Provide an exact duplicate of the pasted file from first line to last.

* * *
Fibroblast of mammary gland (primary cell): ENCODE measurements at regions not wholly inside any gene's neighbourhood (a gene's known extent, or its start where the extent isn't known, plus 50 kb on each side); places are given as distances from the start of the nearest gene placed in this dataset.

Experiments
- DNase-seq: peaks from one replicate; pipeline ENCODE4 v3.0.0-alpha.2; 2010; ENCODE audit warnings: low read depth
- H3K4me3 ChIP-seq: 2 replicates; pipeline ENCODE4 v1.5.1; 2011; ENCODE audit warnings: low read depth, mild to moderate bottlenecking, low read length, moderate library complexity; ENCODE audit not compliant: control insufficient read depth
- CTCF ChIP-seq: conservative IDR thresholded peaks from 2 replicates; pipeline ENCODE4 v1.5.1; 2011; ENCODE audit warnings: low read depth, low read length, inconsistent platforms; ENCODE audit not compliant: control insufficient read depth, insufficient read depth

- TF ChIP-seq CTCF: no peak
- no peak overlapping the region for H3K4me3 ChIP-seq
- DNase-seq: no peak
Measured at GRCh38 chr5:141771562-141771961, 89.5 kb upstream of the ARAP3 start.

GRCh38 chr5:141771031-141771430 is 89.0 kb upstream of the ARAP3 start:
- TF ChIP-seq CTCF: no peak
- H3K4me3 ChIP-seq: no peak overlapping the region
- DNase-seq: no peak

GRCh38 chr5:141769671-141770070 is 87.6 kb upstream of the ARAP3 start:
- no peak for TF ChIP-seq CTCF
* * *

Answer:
Fibroblast of mammary gland (primary cell): ENCODE measurements at regions not wholly inside any gene's neighbourhood (a gene's known extent, or its start where the extent isn't known, plus 50 kb on each side); places are given as distances from the start of the nearest gene placed in this dataset.

Experiments
- DNase-seq: peaks from one replicate; pipeline ENCODE4 v3.0.0-alpha.2; 2010; ENCODE audit warnings: low read depth
- H3K4me3 ChIP-seq: 2 replicates; pipeline ENCODE4 v1.5.1; 2011; ENCODE audit warnings: low read depth, mild to moderate bottlenecking, low read length, moderate library complexity; ENCODE audit not compliant: control insufficient read depth
- CTCF ChIP-seq: conservative IDR thresholded peaks from 2 replicates; pipeline ENCODE4 v1.5.1; 2011; ENCODE audit warnings: low read depth, low read length, inconsistent platforms; ENCODE audit not compliant: control insufficient read depth, insufficient read depth

- TF ChIP-seq CTCF: no peak
- no peak overlapping the region for H3K4me3 ChIP-seq
- DNase-seq: no peak
Measured at GRCh38 chr5:141771562-141771961, 89.5 kb upstream of the ARAP3 start.

GRCh38 chr5:141771031-141771430 is 89.0 kb upstream of the ARAP3 start:
- TF ChIP-seq CTCF: no peak
- H3K4me3 ChIP-seq: no peak overlapping the region
- DNase-seq: no peak

GRCh38 chr5:141769671-141770070 is 87.6 kb upstream of the ARAP3 start:
- no peak for TF ChIP-seq CTCF